Clear, dry road, gentle curve, wide, well-marked lanes, beautiful, mild 50-degree Friday morning — how do they continue to do it? Oh, well, as long as they do, you’ll see it here first.
I’ll let you be surprised with — the REST — of the story. Watch, enjoy, and if you’re feeling a little schadenfreude for a Vette owner with too much money and too little common sense, you’re human
Thanks to AutoBlog and Brandi Hodge for contribution.
Parallel parking is not the easiest thing for most people to do. It can be a little perplexing when you are first trying to learn. I have found that especially with teenagers sometimes drivers education is just not enough. There is no reason for you to be nervous if you just practice. The last thing you want to do when you are trying to parallel park your new or used Chevy is be nervous. That can cause an accident. Check out these tips and hints I found from the DMV and see if they can help you and/or your teenagers.
Few driving tasks are as intimidating as parallel parking. Many new motorists have failed an otherwise perfect driving test on this technicality alone. How many of us avoid parking on busy streets because we’re just not good at parallel parking? Thank goodness for strip-mall parking lots the size of a small state―maybe humiliation-free parking is the real motivation for suburban sprawl.
Seek out a space you feel comfortable that you can safely get your car into without crunching into another car. Drive around the block until you find a larger gap if you need to; you will need a space that’s several feet longer than your car.
Check your rearview mirror and driver-side mirror as you approach the space to ensure another car is not riding on your tail. Signal toward the space as you approach it, slow down,and stop. If another motorist rides up on your rear, simply maintain your position and keep signaling. You might even need to roll down your window and wave the other driver around; they might not have realized you’re trying to park.
Line up your vehicle with the parked vehicle directly in front of your desired spot. Don’t get too close on the side, or you might scrape the other car when you make your move. But you also don’t want to be too far away―two or three feet will suffice. Position your vehicle parallel to the parked car, aligning your bumpers or staying two or three feet behind.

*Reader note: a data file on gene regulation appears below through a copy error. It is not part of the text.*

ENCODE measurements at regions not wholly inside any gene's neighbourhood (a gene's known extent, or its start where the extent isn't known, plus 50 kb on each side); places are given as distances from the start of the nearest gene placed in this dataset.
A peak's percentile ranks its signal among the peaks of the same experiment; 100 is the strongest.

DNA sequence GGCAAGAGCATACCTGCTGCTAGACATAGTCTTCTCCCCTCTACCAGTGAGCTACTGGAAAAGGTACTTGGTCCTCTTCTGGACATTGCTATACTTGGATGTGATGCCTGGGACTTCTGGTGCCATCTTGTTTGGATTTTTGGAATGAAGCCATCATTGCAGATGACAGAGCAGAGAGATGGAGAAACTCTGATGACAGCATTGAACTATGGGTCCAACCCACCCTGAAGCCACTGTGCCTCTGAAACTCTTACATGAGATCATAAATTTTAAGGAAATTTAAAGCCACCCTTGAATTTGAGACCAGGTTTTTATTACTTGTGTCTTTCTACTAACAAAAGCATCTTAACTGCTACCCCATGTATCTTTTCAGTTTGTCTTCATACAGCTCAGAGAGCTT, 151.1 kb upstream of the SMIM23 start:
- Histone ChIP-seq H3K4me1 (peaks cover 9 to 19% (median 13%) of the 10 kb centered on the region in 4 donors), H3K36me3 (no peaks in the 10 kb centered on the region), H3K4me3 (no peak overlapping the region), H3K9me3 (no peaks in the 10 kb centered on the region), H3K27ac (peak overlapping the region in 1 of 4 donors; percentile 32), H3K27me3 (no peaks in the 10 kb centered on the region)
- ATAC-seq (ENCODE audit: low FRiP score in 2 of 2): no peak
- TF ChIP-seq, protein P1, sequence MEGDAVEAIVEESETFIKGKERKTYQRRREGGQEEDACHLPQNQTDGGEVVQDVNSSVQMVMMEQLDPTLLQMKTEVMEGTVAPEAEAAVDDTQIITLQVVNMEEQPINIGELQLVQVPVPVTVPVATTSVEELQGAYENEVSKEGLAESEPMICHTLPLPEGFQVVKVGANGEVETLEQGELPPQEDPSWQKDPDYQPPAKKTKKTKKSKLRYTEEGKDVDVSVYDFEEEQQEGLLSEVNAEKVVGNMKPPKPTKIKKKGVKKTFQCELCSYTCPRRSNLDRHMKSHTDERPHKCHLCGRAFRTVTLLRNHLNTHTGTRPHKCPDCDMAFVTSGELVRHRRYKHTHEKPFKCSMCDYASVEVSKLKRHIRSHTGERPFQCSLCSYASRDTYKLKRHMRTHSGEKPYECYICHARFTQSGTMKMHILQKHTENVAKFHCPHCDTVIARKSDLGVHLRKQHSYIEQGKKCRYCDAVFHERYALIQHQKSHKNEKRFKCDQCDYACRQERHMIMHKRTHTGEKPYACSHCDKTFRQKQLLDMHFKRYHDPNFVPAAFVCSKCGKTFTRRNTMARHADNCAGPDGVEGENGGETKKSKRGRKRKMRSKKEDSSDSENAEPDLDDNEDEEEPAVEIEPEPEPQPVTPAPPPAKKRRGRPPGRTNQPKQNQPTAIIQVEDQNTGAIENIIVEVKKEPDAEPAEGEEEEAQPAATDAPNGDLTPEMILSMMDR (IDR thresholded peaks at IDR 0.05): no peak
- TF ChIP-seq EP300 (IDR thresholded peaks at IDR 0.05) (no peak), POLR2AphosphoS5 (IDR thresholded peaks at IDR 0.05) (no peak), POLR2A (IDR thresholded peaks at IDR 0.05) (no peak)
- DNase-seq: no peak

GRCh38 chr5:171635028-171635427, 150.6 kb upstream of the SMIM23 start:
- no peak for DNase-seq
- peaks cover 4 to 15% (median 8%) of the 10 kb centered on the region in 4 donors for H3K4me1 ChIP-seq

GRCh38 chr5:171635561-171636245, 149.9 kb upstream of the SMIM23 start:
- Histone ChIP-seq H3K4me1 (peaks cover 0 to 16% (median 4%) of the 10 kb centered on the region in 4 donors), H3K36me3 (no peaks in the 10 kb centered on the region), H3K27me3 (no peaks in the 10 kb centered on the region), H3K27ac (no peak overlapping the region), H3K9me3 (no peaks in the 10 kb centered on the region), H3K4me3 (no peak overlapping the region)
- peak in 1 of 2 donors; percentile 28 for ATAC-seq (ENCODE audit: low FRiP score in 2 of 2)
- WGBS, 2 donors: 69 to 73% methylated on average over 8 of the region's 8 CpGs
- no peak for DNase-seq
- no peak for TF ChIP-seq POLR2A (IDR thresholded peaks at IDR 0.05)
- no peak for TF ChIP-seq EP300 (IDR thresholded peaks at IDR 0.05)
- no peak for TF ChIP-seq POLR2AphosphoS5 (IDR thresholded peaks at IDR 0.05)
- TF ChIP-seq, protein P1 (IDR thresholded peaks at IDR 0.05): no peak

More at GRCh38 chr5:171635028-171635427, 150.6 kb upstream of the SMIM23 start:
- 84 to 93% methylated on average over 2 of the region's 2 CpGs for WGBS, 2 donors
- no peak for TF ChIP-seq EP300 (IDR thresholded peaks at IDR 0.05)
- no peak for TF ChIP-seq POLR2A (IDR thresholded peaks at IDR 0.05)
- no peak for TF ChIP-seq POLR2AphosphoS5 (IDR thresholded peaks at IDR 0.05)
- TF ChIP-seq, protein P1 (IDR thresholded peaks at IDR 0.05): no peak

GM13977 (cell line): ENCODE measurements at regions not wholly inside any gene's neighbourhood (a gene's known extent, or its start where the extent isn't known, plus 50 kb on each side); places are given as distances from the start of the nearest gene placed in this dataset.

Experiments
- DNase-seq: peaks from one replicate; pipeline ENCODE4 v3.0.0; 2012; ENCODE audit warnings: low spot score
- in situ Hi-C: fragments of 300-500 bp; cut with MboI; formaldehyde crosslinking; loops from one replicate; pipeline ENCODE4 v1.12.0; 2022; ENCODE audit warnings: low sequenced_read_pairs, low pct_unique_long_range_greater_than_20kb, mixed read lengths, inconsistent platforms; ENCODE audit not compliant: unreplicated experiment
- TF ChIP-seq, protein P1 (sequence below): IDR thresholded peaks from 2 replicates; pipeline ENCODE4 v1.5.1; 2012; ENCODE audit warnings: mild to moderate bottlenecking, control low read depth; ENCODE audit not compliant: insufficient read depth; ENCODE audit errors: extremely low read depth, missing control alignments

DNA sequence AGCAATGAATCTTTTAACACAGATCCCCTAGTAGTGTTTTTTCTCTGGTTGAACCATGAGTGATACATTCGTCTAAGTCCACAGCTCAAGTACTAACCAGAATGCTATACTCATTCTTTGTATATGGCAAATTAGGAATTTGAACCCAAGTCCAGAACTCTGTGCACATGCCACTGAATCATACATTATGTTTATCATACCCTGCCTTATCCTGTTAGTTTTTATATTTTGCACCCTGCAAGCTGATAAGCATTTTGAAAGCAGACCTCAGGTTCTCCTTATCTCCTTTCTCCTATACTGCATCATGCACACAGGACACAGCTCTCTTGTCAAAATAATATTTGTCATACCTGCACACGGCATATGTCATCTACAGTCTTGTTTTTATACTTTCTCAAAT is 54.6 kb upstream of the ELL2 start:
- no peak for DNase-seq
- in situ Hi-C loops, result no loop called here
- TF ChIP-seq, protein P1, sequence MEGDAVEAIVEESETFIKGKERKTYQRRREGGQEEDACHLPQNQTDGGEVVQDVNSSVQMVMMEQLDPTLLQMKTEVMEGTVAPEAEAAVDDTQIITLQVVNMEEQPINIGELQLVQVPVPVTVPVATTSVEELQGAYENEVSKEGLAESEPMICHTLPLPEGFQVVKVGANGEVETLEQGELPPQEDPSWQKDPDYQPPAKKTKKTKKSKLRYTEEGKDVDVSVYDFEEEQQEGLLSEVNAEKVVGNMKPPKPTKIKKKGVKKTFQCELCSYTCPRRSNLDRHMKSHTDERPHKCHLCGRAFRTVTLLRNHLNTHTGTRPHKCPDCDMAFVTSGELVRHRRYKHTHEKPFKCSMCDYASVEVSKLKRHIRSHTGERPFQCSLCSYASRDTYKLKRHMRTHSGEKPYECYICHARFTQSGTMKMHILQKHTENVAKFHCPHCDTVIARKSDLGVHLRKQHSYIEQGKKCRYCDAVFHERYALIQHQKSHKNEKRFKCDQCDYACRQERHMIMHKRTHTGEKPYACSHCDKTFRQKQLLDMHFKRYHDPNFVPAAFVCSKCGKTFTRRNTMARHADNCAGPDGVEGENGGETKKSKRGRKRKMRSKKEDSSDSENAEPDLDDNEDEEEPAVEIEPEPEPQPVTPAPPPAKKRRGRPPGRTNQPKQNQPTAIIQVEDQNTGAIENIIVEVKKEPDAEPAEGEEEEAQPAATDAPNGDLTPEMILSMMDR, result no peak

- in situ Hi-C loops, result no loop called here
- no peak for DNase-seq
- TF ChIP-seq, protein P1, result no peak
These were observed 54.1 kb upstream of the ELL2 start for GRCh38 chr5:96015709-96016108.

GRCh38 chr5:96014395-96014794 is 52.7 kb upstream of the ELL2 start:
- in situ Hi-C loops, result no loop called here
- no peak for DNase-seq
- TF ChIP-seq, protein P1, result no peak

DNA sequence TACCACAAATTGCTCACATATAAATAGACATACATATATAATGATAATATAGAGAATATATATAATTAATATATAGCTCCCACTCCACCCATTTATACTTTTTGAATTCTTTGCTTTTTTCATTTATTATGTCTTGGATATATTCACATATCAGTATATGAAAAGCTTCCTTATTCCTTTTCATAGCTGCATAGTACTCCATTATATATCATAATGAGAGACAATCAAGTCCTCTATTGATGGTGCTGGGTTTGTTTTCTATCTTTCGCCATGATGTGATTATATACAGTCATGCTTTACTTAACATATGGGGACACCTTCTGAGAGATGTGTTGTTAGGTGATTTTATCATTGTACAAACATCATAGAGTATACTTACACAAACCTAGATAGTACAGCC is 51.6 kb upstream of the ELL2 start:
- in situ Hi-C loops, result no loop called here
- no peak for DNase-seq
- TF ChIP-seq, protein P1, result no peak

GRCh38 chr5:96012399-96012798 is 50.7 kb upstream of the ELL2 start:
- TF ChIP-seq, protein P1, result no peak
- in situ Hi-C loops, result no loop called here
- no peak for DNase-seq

Put your vehicle in reverse. Check the driver-side mirror to make sure the street behind you is clear of traffic before you begin to back up. Then look over your other shoulder at the space to assess the gap. Turn the steering wheel hard right. You are about to execute the first part of the S-turn.
Release the brakes and slowly begin backing into the turn.
Visually check in front of and around your car often. Make sure you remain far enough away from the rear bumper of the vehicle in front of you as you slide in. If your rear tire hits the curb, you’ve gone too far; just shift gears and pull forward a few feet if this happens. (Note: Even the most gifted and seasoned parallel parkers do this―often.)
Turn the steering wheel to the left once the rear of your vehicle is predominantly in the space, still going backward. This is the last half of the S-turn, where you snake your way completely into the space and straighten out your car at the same time. Continue in reverse as far back as you can without tapping the bumper of the vehicle behind you.
Shift into drive and turn the steering wheel to the right again, and move forward gently toward the curb while centering your vehicle in the space.
Voila! At this point, if all went well, you should be tucked nicely in the space and parallel parked. If you aren’t, there’s no harm done. Just signal that you’re about to leave the curb, pull out and alongside the car in front of you, signal toward the curb again, and start over. You won’t be the first person―and certainly not the last―who tries it a few times before getting it right.
Check out this video that will help give you more tips and hints on parallel parking!
I think it would be hard enough to deal with the fact that your car was stolen from you, but what do you do when it’s returned to you….. 27 years later? Check out the story of what happened to this man. I also think that after 27 years I would still want that Camaro back!! Something to fix up and tinker with!! Have you ever had a new or used Chevy stolen from you only to be returned? Thanks to Matt Hardigree over at Jalopnik for sharing this story.
Robert Andrews is getting a special Christmas present this year: the 1973 Chevy Camaro stolen from him 27 years ago, returned by the Santas at the California Highway Patrol. But who is the Grinch who stole it?
Andrews, now living in Nevada, reported the car stolen in July of 1983 in Santa Ana. It never turned up and he moved on with his life. The Camaro (not pictured) was missing until someone bought the car from a woman who said the car had been in her backyard for 15 years.
An inspection by the DMV pulled up the correct VIN and the car was turned over to the California Highway Patrol, who then contacted the Nevada Highway Patrol, who was able to track down Andrews after a month of searching.
Police plan to talk to the woman who had the Camaro as a part of their ongoing investigation into the theft. A few officers are hoping to save Andrews the trouble of taking the car back by offering him money for the car. (Hat tip to Panhardrod!)